• Ability to prepare a document using a word processing program such as Microsoft Word.
  • Ability to use the Internet for research.
  • Working knowledge of database and spreadsheet software.
  • Ability to evaluate information presented on a website.
  • Ability to perform a search using an online database.
13. Is the Master of Science in Nursing program accredited?

Yes. In addition to the university’s regional accreditation, the nursing program is accredited by the Commission on Collegiate Nursing Education (CCNE). Please visit the accreditation page for more information on Norwich University and the nursing program accreditation.

14. What required documents are needed to be accepted into the program and enroll in courses?

Before enrolling in the Master of Science in Nursing (MSN) program, students need to provide their Student Services Advisor their practicum location and the contact person’s information to initiate an agency agreement. Each seminar in the MSN program has experiential learning assignments which are to be completed as part of each seminar's 100 practicum hours. In order for you to complete these assignments the University must have a contract with the agency or facility you have chosen to use as your practicum site.This contract must be fully executed before you will be allowed to start your first seminar and every time you change your practicum site.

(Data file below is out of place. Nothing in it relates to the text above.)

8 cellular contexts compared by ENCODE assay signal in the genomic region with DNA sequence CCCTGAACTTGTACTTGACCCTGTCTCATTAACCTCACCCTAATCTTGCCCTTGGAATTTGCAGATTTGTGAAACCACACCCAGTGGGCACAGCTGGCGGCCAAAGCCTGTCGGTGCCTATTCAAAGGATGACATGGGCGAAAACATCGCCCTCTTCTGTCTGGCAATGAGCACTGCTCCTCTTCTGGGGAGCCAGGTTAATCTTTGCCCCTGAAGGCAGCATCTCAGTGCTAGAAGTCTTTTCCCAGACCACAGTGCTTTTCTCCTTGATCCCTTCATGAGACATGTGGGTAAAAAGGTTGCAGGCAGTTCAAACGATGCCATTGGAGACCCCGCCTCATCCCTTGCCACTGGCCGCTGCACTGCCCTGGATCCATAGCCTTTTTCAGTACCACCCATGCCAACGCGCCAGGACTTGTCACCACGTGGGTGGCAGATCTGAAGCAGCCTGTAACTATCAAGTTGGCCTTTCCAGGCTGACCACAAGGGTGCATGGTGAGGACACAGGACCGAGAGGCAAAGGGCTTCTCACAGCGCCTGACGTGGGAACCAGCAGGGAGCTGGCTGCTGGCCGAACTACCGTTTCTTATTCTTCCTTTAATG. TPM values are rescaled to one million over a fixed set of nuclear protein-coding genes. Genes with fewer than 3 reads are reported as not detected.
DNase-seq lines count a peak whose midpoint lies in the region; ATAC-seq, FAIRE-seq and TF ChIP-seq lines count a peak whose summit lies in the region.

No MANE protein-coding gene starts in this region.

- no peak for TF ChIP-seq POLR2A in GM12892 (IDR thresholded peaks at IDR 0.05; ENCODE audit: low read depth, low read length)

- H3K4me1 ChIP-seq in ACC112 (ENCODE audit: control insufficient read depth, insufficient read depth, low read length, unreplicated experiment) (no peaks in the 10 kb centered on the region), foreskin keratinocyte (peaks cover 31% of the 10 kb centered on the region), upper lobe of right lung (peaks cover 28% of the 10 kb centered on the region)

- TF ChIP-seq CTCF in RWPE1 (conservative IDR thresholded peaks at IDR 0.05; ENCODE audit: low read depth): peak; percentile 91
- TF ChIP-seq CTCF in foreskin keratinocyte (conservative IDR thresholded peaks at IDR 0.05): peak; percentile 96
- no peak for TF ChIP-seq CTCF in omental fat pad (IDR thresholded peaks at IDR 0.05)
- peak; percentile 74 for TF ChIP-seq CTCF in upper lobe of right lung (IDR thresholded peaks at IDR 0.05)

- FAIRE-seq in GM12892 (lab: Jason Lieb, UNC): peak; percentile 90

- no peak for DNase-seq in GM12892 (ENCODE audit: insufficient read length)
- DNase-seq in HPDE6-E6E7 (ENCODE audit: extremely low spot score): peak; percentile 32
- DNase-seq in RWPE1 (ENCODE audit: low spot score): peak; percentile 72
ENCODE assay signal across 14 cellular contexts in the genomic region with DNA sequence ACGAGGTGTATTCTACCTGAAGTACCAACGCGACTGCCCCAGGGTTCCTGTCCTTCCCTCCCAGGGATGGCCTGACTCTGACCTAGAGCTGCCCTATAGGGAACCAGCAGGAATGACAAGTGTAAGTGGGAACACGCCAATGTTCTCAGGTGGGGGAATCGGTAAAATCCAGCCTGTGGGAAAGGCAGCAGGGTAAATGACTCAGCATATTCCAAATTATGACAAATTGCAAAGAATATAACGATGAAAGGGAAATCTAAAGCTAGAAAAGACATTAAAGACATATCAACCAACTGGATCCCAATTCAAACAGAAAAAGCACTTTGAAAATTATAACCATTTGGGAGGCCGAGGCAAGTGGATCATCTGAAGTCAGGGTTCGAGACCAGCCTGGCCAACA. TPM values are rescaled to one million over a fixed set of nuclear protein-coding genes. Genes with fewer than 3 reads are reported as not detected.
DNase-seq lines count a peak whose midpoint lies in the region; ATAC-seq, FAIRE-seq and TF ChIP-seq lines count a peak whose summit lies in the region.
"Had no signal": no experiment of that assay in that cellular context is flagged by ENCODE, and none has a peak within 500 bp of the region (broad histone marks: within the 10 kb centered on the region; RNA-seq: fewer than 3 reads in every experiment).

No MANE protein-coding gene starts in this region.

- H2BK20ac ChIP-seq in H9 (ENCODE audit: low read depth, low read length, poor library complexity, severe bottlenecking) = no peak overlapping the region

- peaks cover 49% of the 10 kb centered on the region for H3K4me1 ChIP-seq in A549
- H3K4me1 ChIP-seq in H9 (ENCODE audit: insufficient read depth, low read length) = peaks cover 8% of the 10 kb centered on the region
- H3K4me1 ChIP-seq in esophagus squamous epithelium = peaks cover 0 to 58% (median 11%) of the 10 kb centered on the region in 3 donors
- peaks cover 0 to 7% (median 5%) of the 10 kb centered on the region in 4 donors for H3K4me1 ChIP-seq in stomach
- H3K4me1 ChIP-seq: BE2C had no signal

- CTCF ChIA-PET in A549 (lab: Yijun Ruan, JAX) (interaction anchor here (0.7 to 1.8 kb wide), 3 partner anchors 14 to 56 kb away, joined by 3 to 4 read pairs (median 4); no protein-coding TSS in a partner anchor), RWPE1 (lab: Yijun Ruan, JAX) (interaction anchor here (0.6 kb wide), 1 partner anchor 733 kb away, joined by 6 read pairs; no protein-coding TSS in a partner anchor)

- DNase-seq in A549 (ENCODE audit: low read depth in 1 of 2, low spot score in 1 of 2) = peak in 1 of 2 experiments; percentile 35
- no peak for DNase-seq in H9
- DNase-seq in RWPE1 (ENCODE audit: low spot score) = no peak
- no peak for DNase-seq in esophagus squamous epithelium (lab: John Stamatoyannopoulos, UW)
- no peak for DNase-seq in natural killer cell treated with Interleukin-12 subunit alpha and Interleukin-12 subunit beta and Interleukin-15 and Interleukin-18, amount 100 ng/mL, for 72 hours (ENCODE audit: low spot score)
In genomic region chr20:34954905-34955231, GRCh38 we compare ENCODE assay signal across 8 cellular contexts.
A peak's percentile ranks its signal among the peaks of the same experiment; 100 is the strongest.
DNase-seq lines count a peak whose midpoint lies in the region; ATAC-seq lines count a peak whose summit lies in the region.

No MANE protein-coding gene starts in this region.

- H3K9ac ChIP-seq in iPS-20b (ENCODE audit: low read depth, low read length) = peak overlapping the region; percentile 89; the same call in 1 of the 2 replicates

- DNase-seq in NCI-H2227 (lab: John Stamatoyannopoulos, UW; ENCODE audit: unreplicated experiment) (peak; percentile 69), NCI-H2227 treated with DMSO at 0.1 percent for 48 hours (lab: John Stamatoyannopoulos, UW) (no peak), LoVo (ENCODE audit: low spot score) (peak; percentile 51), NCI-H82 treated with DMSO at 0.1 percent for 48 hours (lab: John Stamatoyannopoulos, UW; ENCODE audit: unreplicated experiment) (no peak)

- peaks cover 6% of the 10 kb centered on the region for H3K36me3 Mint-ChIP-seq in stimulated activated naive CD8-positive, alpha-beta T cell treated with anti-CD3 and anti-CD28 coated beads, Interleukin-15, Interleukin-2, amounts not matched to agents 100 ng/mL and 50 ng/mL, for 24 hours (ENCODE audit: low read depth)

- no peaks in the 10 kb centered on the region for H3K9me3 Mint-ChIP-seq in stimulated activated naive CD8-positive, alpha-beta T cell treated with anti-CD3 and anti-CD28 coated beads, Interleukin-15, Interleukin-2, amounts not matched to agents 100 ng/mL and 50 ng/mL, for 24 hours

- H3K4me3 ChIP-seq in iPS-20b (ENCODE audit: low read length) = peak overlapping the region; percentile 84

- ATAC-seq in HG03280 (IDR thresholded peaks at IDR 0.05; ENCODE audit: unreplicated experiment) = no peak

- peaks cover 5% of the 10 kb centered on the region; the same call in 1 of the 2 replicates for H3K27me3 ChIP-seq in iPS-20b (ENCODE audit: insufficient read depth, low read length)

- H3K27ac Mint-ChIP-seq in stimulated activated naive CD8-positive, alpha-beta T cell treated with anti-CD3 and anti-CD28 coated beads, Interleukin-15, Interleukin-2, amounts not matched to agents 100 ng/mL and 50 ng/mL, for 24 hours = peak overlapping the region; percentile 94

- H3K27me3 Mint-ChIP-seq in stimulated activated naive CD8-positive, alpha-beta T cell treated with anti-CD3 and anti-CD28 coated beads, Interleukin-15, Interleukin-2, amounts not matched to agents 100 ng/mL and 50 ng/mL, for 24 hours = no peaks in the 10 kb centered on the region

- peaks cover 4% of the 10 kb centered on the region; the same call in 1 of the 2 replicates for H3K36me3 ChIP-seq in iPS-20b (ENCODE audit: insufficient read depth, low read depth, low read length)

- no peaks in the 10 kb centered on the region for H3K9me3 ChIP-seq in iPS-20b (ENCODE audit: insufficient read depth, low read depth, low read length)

Once admitted to the Nursing program, students are required to locate a qualified mentor from their practice site to guide and support them in their practicum. Norwich University defines the mentorship experience as the mentor (an experienced and qualified individual) affording the graduate nursing student with real world experiences that facilitates the learning goals of the student as agreed upon by the student, faculty advisor, and mentor. The mentor is required to submit a copy of their resume, complete the Mentor Agreement form and provide feedback to program faculty by means of the designated seminar evaluation tool.

Mentor Qualifications:

  • Minimum of a master’s degree in nursing; a doctorate preferred
  • Mentor must hold a master’s degree in nursing for a minimum of one year prior to your practicum course
  • Holds a position in the student’s area of study
  • Has a minimum of five years of nursing experience
  • Mentor cannot be a relative or family member
  • Mentor cannot be a direct supervisor or any staff member who can influence the employee evaluation.